Energy bills to rise in January

Households in Britain will pay more for gas and electricity from the new year after the energy price cap was increased.

Energy regulator Ofgem said that the typical annual bill would go up by £94, or 5%, from £1,834 to £1,928.

Covering January to March 2024, this price increase largely reflects higher wholesale costs for gas and electricity due to market instability and global events, particularly the war in Ukraine.

The price cap applies to around 29 million households in England, Scotland and Wales on default or variable rates.

Ofgem chief executive Jonathan Brearley acknowledged that the rise in bills would be “worrying” for many people, coming at a difficult time. Suppliers are expected to identify and offer help to those who are struggling with their bills.

Brearley added that customers may benefit from switching deals or suppliers.

“People should weigh up all the information, seek independent advice from trusted sources and consider what is most important for them whether that’s the lowest price or the security of a fixed deal,” he said.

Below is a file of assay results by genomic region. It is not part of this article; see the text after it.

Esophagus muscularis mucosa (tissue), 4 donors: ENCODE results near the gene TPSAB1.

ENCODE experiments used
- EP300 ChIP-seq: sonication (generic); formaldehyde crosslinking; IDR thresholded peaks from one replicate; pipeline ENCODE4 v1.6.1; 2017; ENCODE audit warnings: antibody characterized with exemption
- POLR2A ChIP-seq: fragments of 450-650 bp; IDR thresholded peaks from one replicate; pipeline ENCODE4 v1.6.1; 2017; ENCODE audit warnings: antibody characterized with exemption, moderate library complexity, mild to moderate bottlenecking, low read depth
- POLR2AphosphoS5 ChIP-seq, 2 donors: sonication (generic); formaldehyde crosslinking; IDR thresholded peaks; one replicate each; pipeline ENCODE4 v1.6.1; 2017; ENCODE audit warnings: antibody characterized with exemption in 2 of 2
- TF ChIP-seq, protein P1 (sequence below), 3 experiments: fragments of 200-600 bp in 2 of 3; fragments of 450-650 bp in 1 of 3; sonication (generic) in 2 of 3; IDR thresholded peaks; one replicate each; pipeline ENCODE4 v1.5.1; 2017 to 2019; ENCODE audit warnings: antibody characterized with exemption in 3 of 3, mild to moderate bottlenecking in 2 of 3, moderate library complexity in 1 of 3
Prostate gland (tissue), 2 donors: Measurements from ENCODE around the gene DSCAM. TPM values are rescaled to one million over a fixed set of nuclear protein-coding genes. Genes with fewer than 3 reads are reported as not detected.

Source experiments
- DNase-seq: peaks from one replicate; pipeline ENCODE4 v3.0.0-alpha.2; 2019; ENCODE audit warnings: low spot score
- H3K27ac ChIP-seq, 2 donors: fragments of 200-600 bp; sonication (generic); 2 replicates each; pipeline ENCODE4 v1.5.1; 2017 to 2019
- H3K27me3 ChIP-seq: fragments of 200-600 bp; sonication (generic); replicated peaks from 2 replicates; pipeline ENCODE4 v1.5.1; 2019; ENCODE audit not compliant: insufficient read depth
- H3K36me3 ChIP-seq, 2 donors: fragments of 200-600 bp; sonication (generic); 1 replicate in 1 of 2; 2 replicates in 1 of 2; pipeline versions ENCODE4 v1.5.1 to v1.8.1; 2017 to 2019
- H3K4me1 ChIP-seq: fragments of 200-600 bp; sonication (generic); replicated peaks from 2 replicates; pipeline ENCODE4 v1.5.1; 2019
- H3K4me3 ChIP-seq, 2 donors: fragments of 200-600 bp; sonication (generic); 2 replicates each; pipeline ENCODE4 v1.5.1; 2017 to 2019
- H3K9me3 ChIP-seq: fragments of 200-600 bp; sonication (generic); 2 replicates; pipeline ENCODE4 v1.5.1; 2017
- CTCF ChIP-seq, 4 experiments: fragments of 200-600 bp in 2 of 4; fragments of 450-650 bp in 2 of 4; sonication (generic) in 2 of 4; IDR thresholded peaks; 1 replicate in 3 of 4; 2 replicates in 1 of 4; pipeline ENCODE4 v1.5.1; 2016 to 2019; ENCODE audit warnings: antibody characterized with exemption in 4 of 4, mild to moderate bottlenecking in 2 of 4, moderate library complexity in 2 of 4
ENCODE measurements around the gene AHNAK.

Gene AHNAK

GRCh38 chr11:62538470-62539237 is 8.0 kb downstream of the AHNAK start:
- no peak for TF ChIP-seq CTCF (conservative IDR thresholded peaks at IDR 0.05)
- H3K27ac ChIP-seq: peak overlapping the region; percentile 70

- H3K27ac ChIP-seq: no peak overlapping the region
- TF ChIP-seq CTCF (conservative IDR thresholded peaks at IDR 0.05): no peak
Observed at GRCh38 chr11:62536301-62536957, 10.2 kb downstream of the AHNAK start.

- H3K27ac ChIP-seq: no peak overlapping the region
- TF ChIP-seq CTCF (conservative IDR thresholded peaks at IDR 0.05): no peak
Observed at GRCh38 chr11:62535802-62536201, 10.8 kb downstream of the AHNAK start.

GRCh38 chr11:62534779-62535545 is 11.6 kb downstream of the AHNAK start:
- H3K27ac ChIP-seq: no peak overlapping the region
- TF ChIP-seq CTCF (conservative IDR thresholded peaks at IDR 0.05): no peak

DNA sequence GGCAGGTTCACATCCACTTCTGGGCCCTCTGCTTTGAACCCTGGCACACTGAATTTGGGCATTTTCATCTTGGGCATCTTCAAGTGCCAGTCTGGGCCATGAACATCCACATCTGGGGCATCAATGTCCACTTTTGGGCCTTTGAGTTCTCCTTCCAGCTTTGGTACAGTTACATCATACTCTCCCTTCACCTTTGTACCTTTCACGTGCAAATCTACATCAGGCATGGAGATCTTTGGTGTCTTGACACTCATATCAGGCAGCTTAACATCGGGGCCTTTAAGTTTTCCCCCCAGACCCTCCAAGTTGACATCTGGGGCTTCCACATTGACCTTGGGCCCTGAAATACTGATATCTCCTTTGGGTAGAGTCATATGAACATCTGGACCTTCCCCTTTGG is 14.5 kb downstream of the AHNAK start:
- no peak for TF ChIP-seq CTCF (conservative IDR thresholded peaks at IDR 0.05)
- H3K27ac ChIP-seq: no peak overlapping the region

Analysts have predicted that energy prices will come down again in March.

UK inflation could hit 18% next year, Citigroup warns

Soaring energy bills will drive UK inflation over 18% in early 2023, according to Citigroup.

A new forecast from the investment bank says that UK inflation is on course to reach 18.6% in January — the highest peak in almost 50 years — because of the continued rise in wholesale gas and electricity prices.

Citi predicts that the price cap on energy bills will increase from £1,971 to £3,717 in October, and then jump to £4,567 in January and £5,816 in April.

This would put intense pressure on household incomes and further push the UK economy into recession.

CPI inflation stood at 10.1% in July, a 40-year high.

If inflation reaches 18%, it would be higher than the peak after the second Opec oil shock of 1979 when CPI inflation reached 17.8%, the Financial Times reported.

Benjamin Nabarro, chief UK economist at Citi, said the bank’s forecast took account of a 25% increase in wholesale gas prices last week and a 7% rise in wholesale electricity prices.

The Bank of England has forecast that inflation will peak at 13.3% in October and will start to fall next year.